June was progressing according to expectations. A rate hike at the June 14 FOMC meeting was a given, so it should not have much of an effect on anything. In effect, the 10-2 spread was falling on those expectations, as was the 5yr-5yr forward inflation expectations.
The big move at the closing of the month reflected Draghi´s unexpected hawkish comments on the 27th, which helped lift rates around the world. Suddenly we hear hawkish comments from the major central banks, including the Fed, ECB, BoE, BoC and the RBA.
Important to note that the last time the major central banks “coordinated”, the outcome was not at all pleasant. In late 2007, they were all “coordinating” on the higher headline rates of inflation due the 2007-08 oil shock.
A few years later, the ECB led by Trichet went on alone to tighten policy again due to a rise in headline inflation from the oil price recovery. Later, Draghi came to the rescue.
What are they “coordinating” on now? Certainly not on inflation, which has surprised everyone on the downside. Just three days after Draghi´s bullish outlook for the economy, accompanied by a forecast that inflation is still on track to rise, the Eurozone’s annual rate of inflation fell for the second straight month to its lowest level in 2017. They are, therefore, likely “coordinating” on the desire to put an end to “unconventional” policies.
The end-of-moth market moves are more likely a quirk, being premature to conclude, for example, that the recent flattening of the yield curve, a bearish signal, has run its course.
Regarding only the US, one of the factors that is narrowing spreads is expectations that economic growth will be softer than previously assumed. The IMF, for example, cut its forecasts for growth to 2.1% for 2017 and 2018 (from 2.3% and 2.5%, respectively). A key reason for the downsized outlook is rising uncertainty about the viability of the Trump administration’s economic policies. In other words, confidence is fading that the White House will be successful in rolling out a pro-growth legislative agenda.
Note that recent estimates of US GDP growth have been sliding. The Atlanta Fed’s GDPNow model, for instance, is currently projecting second-quarter growth at 2.7% (as of June 30). That may be an encouraging rebound following Q1’s sluggish 1.4% rise, but only two months ago, (May 1) the model was forecasting a 4.3% rise in Q2.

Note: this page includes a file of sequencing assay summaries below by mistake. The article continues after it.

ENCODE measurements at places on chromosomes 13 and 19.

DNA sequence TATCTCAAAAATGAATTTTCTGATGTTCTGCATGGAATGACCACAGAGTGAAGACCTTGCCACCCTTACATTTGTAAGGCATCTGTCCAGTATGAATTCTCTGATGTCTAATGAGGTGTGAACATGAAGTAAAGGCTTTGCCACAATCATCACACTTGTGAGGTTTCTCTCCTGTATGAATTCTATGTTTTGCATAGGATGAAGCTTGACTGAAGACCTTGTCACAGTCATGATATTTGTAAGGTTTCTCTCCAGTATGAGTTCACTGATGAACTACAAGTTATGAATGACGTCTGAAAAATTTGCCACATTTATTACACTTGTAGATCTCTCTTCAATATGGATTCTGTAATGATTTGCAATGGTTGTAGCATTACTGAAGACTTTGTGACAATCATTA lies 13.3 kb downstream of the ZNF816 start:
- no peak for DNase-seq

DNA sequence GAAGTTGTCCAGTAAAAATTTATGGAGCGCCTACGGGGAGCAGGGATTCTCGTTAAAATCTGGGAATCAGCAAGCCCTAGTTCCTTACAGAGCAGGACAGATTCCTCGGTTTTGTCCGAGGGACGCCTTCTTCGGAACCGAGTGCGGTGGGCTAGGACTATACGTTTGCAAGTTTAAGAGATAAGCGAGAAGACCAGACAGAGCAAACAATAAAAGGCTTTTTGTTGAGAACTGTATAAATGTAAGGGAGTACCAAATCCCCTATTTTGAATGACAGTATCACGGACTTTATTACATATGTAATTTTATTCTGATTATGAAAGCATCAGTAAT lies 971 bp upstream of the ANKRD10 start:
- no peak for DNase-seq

Based on the flattening of the yield curve (assuming the recent reversal is just a temporary quirk), the Treasury market sees a softer outlook for the US economy. The Fed´s policy outlook, however, sees rates rising. However, with each “lackluster” inflation release, the policy consensus among Fed members seems to be eroding. Recent speeches by Bullard, Evans and Kaplan clearly show this divergence from consensus.
Will this consensus divergence move the Fed away from its “Phillips Curve mode”? That´s hard to envisage, especially because many on the outside still think it´s relevant.
“The relationship between growth and inflation may have been loosened somewhat by a number of structural changes—technological advances, globalization and the impact of structural reforms—but it has not been eliminated,” said BNP Paribas economist Luigi Speranza.
“If, as the ECB expects, the output gap continues to close over time, inflation should converge gradually toward 2%—in other words, the current period of subdued inflation is temporary,” he added.
On the US:
Having achieved both its mandates of low inflation and full employment, should the Fed declare mission accomplished and rest on its laurels? Of course not! As can be seen in figure 3, the natural unemployment rate does not act as a lower bound to unemployment, and the US economy has regularly undershot this objective. A further decline in unemployment could put pressure on wage inflation and subsequently on price inflation. In this scenario, the Fed would be forced to tighten monetary conditions further in order to achieve its price stability objective.
The top half of the chart below is shown as “proof” of the Phillips Curve relation. The bottom half, however, indicates that inflation is not an “unemployment phenomenon” but a “monetary phenomenon”.
Until the Fed changes its view, danger will continue to lurk.